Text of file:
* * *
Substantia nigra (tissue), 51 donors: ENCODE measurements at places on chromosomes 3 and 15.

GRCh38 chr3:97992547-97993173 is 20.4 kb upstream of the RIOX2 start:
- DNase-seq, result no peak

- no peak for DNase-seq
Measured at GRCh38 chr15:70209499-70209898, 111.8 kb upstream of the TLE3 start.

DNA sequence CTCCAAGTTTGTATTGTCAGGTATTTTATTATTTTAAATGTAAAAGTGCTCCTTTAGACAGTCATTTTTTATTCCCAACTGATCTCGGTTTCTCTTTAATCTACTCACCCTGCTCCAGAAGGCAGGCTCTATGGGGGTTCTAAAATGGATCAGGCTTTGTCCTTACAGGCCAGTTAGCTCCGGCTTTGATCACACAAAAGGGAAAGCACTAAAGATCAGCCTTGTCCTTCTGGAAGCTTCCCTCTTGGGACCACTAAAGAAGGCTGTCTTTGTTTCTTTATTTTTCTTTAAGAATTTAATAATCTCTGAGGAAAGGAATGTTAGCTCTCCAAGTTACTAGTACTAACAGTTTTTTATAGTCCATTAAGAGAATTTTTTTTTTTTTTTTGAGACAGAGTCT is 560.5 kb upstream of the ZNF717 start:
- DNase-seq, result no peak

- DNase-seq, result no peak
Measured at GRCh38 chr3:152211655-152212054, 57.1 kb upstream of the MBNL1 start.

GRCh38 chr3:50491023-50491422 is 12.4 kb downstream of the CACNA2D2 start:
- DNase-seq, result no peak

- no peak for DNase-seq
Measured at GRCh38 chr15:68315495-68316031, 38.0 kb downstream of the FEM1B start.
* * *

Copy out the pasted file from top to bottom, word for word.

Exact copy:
Substantia nigra (tissue), 51 donors: ENCODE measurements at places on chromosomes 3 and 15.

GRCh38 chr3:97992547-97993173 is 20.4 kb upstream of the RIOX2 start:
- DNase-seq, result no peak

- no peak for DNase-seq
Measured at GRCh38 chr15:70209499-70209898, 111.8 kb upstream of the TLE3 start.

DNA sequence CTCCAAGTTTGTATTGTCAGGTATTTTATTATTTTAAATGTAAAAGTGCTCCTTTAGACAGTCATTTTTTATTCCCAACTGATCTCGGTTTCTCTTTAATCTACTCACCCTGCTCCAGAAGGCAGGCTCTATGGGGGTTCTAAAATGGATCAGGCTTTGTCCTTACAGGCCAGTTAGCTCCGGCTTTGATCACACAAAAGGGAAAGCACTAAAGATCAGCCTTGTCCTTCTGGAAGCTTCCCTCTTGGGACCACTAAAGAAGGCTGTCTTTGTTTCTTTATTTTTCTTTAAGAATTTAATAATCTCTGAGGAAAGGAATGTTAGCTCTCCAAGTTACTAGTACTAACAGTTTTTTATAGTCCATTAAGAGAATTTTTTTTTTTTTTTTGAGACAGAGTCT is 560.5 kb upstream of the ZNF717 start:
- DNase-seq, result no peak

- DNase-seq, result no peak
Measured at GRCh38 chr3:152211655-152212054, 57.1 kb upstream of the MBNL1 start.

GRCh38 chr3:50491023-50491422 is 12.4 kb downstream of the CACNA2D2 start:
- DNase-seq, result no peak

- no peak for DNase-seq
Measured at GRCh38 chr15:68315495-68316031, 38.0 kb downstream of the FEM1B start.